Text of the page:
Dylan (10:13):

I can, I can only tell you how many times I've added the extra zero accidentally.

Eric (10:18):

That's right. And the worst part about it is one other way to sort of interrupt your deal is that it's often, uh, the agency owners that are out of pocket. So let's say it takes a few days or even a week. God forbid, usually for us, it was somebody patient didn't come back two weeks later, you know, we were at $25,000, uh, a stupid thing. I'm sure that happens to all of us, but you think about how much you have to sell, think about your margin. Maybe you're 10, 15, 20, 30%, whatever, let's say 10%, how much do you have to sell? Right. How long does it take to sell from a revenue perspective and your profit margin to make up for that really expensive mistakes? So, yeah, it's cash out the door, but then you got to put a whole bunch of effort to actually bring it back in. So just a little, little sidebar there,

Dylan (11:03):

Killer there. Oh my God. So at the agencies you see in y'all's kind of ecosystem, have they kind of thrive there in 2020? Or have you seen a lot of individually, I talked to, you know, the digital marketing world there's this year is great. So I'm kind of curious on what you're seeing from your sample size of agencies more

Eric (11:20):

Or less. Yeah, I think a lot of the agencies that focused on project work dried up very quickly in, in March, April and may. And if, uh, you know, if you didn't have enough cash in the bank or any reoccurring retainer work and you solely lived on projects, you know, everything just went to a halt. And so I think a lot of those smaller, maybe more niche, uh, agencies or brands, if you will, um, you know, or even, even startups and apps, it kind of caught a lot of us really, really, really, really quickly and hard. Uh, but you're right. Some of the midsize and larger, uh, firms and boutiques, if you will, they, they, I think exploded and were able to move quickly. So offering very quick service selling results, you know, of course is the easiest way to do it. Um, but the ones that moved quickly picked up the phone, talk to their customers, focused on the retainer work, you know, made decisions quickly on people, unfortunately laying people off, uh, if, uh, you know, as need be quick decisions. I think a lot of those are, uh, businesses are not only surviving, but thriving through this. And, uh, back to my earlier comment, kind of reaping the world wards of inbound opportunities for businesses, looking to figure out what their online strategies should be.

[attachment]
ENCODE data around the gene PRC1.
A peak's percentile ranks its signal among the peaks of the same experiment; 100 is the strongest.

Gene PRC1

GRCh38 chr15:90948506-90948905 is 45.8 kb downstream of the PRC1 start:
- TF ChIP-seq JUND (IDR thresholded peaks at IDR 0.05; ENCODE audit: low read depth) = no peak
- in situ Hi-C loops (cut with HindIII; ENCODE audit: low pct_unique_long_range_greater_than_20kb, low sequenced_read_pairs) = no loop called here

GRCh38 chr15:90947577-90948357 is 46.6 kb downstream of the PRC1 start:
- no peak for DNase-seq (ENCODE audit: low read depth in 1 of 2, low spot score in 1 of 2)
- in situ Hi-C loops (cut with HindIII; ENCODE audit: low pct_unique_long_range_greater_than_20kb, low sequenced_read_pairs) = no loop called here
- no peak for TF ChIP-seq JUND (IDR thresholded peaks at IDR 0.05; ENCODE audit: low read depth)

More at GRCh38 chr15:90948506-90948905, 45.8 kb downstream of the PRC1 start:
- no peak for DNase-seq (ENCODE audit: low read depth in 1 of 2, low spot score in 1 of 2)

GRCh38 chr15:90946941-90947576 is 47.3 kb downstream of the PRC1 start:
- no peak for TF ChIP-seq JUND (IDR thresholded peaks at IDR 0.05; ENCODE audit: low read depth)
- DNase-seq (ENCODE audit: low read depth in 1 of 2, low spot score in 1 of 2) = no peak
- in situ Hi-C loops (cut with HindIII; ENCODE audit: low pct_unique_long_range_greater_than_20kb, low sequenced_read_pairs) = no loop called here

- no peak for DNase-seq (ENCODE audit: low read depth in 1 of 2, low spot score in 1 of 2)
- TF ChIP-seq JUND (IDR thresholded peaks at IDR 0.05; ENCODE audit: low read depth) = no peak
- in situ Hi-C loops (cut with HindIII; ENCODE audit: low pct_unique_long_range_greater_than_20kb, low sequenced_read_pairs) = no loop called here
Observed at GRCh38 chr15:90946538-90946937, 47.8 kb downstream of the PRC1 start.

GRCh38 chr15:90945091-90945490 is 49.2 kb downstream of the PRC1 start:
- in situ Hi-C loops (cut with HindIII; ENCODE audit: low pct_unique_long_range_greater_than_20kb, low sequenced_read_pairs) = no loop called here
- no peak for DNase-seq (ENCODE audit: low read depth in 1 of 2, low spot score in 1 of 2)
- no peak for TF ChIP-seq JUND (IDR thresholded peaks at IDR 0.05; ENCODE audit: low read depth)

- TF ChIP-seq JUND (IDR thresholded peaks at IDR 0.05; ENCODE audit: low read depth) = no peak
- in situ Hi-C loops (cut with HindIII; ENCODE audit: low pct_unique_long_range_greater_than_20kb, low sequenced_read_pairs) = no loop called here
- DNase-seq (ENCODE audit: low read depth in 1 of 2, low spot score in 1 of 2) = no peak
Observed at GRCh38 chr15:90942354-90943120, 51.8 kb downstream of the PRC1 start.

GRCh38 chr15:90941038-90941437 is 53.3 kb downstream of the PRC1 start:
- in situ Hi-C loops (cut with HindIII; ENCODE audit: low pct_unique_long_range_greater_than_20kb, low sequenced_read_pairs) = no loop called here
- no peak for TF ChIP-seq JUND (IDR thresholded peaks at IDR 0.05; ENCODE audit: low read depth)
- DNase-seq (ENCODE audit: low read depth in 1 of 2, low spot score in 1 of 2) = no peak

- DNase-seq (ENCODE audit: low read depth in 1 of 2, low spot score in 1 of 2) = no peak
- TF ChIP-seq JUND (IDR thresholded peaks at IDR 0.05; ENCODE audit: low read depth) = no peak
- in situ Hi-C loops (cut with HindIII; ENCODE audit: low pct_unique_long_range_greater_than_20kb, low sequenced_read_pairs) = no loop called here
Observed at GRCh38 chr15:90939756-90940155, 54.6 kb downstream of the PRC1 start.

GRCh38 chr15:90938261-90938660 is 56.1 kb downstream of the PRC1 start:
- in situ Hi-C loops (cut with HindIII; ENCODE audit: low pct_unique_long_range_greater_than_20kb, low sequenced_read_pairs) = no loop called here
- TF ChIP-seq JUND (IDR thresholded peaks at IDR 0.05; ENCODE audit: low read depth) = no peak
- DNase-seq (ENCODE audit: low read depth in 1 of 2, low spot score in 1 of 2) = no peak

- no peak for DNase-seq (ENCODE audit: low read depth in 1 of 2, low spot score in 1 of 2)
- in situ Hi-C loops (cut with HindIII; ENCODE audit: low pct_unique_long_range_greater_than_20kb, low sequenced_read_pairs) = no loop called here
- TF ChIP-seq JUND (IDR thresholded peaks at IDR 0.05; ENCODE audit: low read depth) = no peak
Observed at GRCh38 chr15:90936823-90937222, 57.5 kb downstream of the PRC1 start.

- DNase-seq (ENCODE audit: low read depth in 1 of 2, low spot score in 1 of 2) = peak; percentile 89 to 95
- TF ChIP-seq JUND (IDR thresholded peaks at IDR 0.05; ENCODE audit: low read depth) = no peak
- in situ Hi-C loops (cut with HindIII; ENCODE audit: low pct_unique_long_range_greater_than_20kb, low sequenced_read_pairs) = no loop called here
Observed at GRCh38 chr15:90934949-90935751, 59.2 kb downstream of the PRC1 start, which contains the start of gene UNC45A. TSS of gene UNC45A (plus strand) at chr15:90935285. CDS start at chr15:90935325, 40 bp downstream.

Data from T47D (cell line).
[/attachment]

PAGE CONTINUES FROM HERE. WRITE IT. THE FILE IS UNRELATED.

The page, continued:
Dylan (12:28):

Oh man, you're hitting it right on the head there. My gosh, fricking fire, man, all these agencies, they better listen up. Right.

Eric (12:37):

There's no, you can't see the gray hair, but it's, it's here. It's here

Dylan (12:42):